Oddly enough, Jean Heather, who also does a terrific job in Murder, He Says, found her career struggling after a car accident, too. She had only done ten films -- including Holiday Inn (as an uncredited dancer) and Going My Way -- before she was thrown from her car in 1947 and suffered intense lacerations to her face. For many classic film fans, Heather is best known as Lola Dietrichson from Double Indemnity, another Fred MacMurray film. Like Lola, there is an air of tragedy about Elany Fleagle. No one in her family treats her with even the slightest bit of love or respect, undoubtedly because of her kind spirit and, let's face it, her mental disability. There is one heartbreaking scene where a shadowy figure tortures Elany for some information, causing her mind to become more fragile than ever. I don't want to give everything away, but I'll just say that Elany gets her revenge in the end and it is wonderful.


With such an eccentric cast of characters being played by such talented actors, it is a testament to Fred MacMurray that he still manages to completely own the film. He effortlessly sells his character's terror, panic, and ingenuity. He is also just flat-out funny, whether he is interacting with a "ghost" to scare the twins or pretending that Bert's legs are his own when he is cornered by the real Bonnie. (That fantastic gag, by the way, was superbly recreated by Gene Wilder forty years later in Haunted Honeymoon.)

Murder, He Says is a wild ride that you can't help being tickled by. It is a prime example of the kind of film that nobody makes today: an unashamedly daffy hybrid of slapstick and mystery that promises plenty of thrills and even a few chills.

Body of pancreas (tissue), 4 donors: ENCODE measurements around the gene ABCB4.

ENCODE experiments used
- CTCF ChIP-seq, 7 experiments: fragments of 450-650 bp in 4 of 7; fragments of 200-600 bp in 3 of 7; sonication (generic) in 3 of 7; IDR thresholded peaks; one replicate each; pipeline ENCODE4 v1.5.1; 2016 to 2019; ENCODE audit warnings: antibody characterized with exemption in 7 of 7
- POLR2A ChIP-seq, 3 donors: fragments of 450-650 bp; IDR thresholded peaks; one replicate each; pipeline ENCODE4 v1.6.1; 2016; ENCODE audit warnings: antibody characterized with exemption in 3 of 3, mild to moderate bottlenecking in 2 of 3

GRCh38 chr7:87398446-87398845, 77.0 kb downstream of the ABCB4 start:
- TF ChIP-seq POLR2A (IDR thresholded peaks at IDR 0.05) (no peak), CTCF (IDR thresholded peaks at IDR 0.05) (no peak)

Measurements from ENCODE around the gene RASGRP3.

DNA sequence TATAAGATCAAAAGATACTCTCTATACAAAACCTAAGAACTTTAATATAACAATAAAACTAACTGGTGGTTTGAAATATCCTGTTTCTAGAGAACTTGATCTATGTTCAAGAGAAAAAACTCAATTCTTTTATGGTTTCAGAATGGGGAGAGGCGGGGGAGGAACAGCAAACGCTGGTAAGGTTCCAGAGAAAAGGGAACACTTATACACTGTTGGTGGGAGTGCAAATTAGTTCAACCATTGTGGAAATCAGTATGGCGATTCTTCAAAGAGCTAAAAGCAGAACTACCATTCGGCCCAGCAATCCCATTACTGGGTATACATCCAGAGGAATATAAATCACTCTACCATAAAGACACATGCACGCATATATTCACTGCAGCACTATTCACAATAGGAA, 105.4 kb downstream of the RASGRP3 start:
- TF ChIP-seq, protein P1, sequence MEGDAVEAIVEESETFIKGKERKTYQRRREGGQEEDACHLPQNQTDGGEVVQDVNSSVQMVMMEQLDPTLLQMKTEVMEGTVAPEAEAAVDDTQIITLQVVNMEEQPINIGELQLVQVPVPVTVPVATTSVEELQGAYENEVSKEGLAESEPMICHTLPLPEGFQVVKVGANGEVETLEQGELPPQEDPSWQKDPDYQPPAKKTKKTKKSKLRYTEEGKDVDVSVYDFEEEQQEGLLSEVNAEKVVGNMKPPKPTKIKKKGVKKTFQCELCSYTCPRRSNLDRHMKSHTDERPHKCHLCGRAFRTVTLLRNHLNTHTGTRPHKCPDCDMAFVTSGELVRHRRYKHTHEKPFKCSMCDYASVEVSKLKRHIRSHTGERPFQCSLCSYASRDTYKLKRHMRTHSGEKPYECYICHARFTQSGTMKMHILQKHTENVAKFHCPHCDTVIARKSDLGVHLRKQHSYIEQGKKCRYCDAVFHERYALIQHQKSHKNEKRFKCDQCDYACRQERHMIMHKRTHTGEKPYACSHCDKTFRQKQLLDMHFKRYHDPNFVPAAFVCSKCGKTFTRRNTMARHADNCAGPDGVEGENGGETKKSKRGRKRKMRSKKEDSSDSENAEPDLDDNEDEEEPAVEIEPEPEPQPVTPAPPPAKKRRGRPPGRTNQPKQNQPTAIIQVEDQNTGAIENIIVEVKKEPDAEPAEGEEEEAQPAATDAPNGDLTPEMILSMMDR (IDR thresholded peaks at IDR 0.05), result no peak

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This is my entry to the Fred MacMurray Blogathon, hosted by Phyllis Loves Classic Movies. Check out the other tributes to this amazing man here!

Comments

  1. Great job on a quirky flick I would think would be challenging to write about.

    I am no longer surprised at how many personal favourites can be found among George Marshall's filmography including about a half a dozen movies with MacMurray. Whitney and Walker are outstanding. No. I give my applause to everyone who plays this material perfectly.

    PS: On horse flies is
    In comb bees is
    On chest knob is
    In knob keys is

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    1. Thank you! It was much tougher to write this post than I expected. I didn't want to give everything away, especially since I'm sure there are many people who haven't yet seen this film, but that's not so easy when some things are just begging to be talked about (like the glowing poison).

      If I had had more time, I would've dedicated more words to George Marshall. It's fascinating how he often worked with the same people over and over, such as MacMurray, Bob Hope, Glenn Ford, and Jerry Lewis. He is clearly a director who deserves more recognition.

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  2. If this film has your Stamp of Approval, Michaela, I know I'll like it. This blogathon has shown me how few Fred MacMurray films I've seen; I'll be scrambling to catch up.

    ReplyDelete
    Replies
    1. I have a feeling you'd enjoy this one, Ruth! MacMurray had a long and varied career, that's for sure. Another oddball film of his that I almost covered for this blogathon is No Time for Love with Claudette Colbert. It's basically all about how attractive MacMurray is -- not even kidding.

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  3. How on earth have I never heard of this film? It sounds so entertaining!

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    Replies
    1. It's something special! I hope you enjoy it whenever you see it.